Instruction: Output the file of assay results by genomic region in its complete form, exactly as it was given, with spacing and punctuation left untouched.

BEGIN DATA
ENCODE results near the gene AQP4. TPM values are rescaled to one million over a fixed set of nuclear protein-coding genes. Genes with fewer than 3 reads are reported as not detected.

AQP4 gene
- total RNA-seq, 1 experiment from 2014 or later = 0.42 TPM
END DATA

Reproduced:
ENCODE results near the gene AQP4. TPM values are rescaled to one million over a fixed set of nuclear protein-coding genes. Genes with fewer than 3 reads are reported as not detected.

AQP4 gene
- total RNA-seq, 1 experiment from 2014 or later = 0.42 TPM